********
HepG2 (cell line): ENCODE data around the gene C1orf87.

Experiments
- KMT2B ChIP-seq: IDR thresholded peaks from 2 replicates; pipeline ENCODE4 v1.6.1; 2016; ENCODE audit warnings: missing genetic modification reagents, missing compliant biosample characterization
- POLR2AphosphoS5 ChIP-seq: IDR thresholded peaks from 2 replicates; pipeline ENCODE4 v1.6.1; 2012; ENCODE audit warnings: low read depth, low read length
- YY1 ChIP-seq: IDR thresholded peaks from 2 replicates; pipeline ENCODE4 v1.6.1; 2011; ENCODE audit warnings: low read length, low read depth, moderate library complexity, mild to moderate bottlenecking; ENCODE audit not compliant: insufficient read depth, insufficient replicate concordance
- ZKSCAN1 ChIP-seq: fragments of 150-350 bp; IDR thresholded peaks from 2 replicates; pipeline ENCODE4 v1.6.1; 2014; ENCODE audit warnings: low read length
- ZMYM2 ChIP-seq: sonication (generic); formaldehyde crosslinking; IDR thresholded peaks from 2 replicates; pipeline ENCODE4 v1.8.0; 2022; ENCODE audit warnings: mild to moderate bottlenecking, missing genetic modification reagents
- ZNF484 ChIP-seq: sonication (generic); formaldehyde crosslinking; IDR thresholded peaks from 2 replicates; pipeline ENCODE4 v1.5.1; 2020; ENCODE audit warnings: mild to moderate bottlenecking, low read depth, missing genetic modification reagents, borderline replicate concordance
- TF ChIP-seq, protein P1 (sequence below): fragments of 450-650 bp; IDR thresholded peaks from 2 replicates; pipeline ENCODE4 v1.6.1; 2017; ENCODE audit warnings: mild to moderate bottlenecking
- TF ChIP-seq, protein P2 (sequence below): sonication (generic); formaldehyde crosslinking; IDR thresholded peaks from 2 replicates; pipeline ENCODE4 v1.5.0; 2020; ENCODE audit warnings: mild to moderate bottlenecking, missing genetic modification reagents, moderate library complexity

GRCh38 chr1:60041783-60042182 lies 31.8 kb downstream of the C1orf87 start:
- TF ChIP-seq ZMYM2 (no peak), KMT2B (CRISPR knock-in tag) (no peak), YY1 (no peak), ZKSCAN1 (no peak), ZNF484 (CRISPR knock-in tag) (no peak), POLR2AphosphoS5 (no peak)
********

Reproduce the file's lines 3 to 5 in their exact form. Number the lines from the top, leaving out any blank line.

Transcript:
- KMT2B ChIP-seq: IDR thresholded peaks from 2 replicates; pipeline ENCODE4 v1.6.1; 2016; ENCODE audit warnings: missing genetic modification reagents, missing compliant biosample characterization
- POLR2AphosphoS5 ChIP-seq: IDR thresholded peaks from 2 replicates; pipeline ENCODE4 v1.6.1; 2012; ENCODE audit warnings: low read depth, low read length
- YY1 ChIP-seq: IDR thresholded peaks from 2 replicates; pipeline ENCODE4 v1.6.1; 2011; ENCODE audit warnings: low read length, low read depth, moderate library complexity, mild to moderate bottlenecking; ENCODE audit not compliant: insufficient read depth, insufficient replicate concordance